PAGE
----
Review: HEC Stealth Spearfishing Wetsuit

October 13, 2016 0 Comments

Review: HEC Stealth Spearfishing Wetsuit

Firstly a confession,  I am a bit of a technophile that's drawn to products with innovative or unique angles. Especially those that may improve on my own ability. So when I first heard about a wetsuit that would practically make you invisible (and in range) to marine animals, I was obviously very very interested. 

I acquired the 3mm spearfishing wetsuit on release in May and after six months of testing - here is the HECS Stealth wetsuit review.

The skinny

This is a 2 piece spearfishing wetsuit made with HECS StealthScreen. HECS is a conductive carbon fiber mesh designed to reduce your electrical energy field. Its based on the Faraday Cage principle invented by English scientist Michael Faraday - a Faraday Cage is an enclosure made of a conductive grid that attenuates electrical fields. So the idea is - by reducing your emitted energy to get you closer to the many marine creatures that rely on this key sense.

The 3mm HECS Stealth wetsuit weighs in at a hefty RRP of AUD 815 and also includes a matching set of HECS booties and gloves.

HECS Wetsuit Review

What its made of

  • #38 Open-cell premium Yamamoto neoprene, bonded to HECS StealthScreen fabric

Key Features

  • Multi-environment camo pattern.
  • #38 Open-cell premium #38 Yamamoto neoprene, bonded to HECS StealthScreen fabric.
  • 4-way stretch for optimum flexibility.
  • Contoured multi-panel design for superior fit and comfort.
  • Includes 3mm HECS long-johns, 3mm HECS hooded top, 3mm HECS gloves and 3mm HECS socks.
  • Reinforced Pro-tech knee, sole and palm panels for durability.
  • Chest loading pad.
  • Integrated knife/tool pocket.

Testing Conditions

6 months of diving on average 3-4 times a week

      Review Criteria

      Warmth Comfort Function Durability
      Warmth relative to thickness. If you ain't warm - then you are cold and being cold cuts down your dive ability and duration drastically. The fit and flexibility. A good wetsuit will fit like a comfortable yet flexible glove that doesn't hinder apnea or motion. Camouflage and features. Do you blend in like a chameleon with a swiss army knife or standout like a no frills rave rat. Material and construction. Should a mere urchin be avoided or can you go complete cray cray in the rocks with impunity.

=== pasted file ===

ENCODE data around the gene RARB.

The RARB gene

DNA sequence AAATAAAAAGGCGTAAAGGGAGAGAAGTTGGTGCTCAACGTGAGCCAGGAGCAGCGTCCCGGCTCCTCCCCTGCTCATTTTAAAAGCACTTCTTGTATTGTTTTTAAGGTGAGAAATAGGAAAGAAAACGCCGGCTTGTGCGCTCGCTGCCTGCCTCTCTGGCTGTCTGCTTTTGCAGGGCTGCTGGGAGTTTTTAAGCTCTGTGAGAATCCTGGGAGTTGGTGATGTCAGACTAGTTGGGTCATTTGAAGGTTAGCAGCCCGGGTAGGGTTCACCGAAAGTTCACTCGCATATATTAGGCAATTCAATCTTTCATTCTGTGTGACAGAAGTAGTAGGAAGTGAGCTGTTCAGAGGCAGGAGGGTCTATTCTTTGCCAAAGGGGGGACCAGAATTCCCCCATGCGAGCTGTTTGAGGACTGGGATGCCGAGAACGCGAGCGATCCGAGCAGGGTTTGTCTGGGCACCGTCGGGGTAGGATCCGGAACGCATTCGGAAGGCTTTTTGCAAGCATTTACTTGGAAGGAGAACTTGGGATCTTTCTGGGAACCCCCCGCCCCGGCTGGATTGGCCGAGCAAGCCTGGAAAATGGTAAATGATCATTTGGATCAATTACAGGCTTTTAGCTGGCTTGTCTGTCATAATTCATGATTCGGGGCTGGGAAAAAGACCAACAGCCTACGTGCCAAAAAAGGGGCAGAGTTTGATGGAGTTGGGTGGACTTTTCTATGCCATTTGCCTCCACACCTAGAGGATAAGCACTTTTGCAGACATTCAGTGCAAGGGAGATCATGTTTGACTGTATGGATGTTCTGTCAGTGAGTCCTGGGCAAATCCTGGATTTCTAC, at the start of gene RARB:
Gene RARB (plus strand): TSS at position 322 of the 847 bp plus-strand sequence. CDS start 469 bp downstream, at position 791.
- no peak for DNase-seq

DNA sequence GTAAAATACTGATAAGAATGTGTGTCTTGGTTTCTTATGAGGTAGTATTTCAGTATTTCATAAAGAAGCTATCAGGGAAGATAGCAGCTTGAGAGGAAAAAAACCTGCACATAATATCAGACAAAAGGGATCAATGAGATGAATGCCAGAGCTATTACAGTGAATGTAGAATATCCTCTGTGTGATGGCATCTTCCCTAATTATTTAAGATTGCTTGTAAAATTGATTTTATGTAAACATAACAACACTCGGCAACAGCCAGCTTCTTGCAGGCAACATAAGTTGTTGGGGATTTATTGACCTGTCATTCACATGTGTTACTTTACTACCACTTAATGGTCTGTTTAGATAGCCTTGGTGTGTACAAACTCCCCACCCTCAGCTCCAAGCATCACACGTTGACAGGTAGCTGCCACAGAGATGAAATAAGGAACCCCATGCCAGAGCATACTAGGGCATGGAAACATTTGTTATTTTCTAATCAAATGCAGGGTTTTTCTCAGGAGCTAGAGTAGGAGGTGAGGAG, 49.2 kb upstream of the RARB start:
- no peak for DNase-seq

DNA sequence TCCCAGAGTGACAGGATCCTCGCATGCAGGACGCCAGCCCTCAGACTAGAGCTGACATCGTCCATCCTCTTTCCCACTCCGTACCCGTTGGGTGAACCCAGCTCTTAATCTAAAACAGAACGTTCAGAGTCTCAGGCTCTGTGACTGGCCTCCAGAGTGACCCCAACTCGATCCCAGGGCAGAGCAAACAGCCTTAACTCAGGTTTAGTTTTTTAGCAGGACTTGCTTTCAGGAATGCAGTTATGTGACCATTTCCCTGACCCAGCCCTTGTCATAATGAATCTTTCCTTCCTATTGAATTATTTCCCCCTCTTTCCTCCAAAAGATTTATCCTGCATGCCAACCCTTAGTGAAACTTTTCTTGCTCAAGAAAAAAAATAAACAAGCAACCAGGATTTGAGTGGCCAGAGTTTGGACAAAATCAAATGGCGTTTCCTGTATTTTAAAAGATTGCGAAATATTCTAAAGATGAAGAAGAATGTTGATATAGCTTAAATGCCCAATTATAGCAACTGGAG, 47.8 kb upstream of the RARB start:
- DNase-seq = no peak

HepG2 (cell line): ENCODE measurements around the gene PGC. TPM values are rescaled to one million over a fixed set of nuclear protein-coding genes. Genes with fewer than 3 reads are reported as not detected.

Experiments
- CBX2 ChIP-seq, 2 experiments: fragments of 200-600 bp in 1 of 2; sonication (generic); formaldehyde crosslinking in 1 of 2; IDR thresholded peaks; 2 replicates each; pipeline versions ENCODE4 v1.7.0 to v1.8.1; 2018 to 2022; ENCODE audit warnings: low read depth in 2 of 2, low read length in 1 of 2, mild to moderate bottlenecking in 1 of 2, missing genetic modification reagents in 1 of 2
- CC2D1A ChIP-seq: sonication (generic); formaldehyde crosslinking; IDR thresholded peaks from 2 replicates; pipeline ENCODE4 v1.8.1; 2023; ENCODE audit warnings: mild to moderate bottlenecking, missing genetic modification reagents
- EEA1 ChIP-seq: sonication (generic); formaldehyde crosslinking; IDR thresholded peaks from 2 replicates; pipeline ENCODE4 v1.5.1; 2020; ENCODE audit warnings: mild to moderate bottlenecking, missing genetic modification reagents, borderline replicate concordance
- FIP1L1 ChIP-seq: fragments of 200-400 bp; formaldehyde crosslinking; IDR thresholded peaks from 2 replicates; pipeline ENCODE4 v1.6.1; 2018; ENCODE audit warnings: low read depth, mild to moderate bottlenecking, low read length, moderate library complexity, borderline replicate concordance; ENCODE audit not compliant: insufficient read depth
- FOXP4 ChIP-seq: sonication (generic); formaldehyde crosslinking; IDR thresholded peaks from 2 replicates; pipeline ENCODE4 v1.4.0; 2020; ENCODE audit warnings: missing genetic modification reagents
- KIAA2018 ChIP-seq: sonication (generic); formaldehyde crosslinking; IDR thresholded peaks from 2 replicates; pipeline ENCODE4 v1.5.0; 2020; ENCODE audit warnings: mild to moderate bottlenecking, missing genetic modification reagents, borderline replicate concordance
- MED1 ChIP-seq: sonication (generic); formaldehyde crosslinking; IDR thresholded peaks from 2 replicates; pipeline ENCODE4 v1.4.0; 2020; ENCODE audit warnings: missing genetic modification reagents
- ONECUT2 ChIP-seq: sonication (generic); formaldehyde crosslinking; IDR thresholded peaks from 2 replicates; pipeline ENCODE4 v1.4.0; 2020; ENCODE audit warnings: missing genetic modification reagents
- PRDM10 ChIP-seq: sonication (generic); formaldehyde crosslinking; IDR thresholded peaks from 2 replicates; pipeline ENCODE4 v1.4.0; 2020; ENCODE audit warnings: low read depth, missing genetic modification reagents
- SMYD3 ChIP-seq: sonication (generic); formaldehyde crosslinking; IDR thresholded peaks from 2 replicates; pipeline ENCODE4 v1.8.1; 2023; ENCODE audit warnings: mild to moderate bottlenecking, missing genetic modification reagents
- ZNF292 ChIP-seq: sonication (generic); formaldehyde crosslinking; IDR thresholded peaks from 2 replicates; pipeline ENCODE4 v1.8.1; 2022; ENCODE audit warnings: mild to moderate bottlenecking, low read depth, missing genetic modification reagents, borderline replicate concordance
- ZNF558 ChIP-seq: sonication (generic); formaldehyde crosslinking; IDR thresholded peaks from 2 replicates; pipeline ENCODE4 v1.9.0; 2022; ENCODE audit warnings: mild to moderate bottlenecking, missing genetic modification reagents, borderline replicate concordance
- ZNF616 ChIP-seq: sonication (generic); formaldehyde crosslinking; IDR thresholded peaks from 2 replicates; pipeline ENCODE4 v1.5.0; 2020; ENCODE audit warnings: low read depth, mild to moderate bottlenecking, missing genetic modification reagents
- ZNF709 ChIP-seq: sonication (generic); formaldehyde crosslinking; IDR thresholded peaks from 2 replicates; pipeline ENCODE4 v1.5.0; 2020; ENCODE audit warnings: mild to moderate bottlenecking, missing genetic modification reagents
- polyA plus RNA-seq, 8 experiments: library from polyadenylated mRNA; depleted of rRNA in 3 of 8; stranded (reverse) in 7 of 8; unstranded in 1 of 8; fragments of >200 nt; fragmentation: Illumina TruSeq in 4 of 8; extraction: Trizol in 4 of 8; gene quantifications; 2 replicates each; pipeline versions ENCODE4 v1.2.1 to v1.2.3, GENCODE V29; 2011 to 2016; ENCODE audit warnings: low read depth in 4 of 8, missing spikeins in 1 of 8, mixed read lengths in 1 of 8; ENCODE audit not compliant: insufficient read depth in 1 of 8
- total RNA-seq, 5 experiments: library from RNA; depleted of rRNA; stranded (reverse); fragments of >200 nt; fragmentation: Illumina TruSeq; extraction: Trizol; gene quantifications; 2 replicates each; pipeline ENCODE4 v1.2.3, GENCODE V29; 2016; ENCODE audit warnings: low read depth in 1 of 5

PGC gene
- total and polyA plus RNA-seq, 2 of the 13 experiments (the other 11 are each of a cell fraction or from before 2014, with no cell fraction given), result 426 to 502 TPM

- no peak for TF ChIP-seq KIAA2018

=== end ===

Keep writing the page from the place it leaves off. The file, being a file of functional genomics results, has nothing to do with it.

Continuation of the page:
Warmth

      Thanks to a combination of the premium grade open cell Yamamoto neoprene and the layering of 3mm top and long john - the HEC suit is a very warm suit. Throw in the 3mm gloves and boots and you are very well equipped for long dive sessions in water down to about 19-20C. 

      Seams are also excellent with no discernible leakage, although due to some initial fit issues I experienced some minor bagging and flushing into the lower leg. 

      Comfort

      The suit is not as flexible as other existing premium grade neoprene spearfishing wetsuits. Which is to be expected given the stiffness of the exterior carbon weave bonded to the neoprene. On first touch this actually makes it feel like a stiffer, cheaper wetsuit. Which is a bit misleading given the interior is the delicious, buttery soft, premium grade Yamamoto neoprene. In the water, any impingement of motion due to the exterior stiffness feels negligible.

      In terms of fit, the overall contouring and paneling of the suit is good and optimizes range of motion. One area of improvement is the cut of the leg - way to roomy, especially the lower calf/ankle where I would have taken an inch out of the diameter to ensure a snugger, more watertight fit through the entire leg length. 

      The matching gloves are a matter of taste but fit me well. A point of note, request gloves that match your hand size and not just the default.  For example I wear a M suit but L gloves.

      HECS Wetsuit Review - Gloves

      Booties serve the purpose but if you are used to wearing elastoskin or molded booties then they actually feel inferior because they don’t fit tightly to the foot shape. This empty space then fills with water and requires draining on exit.

      Function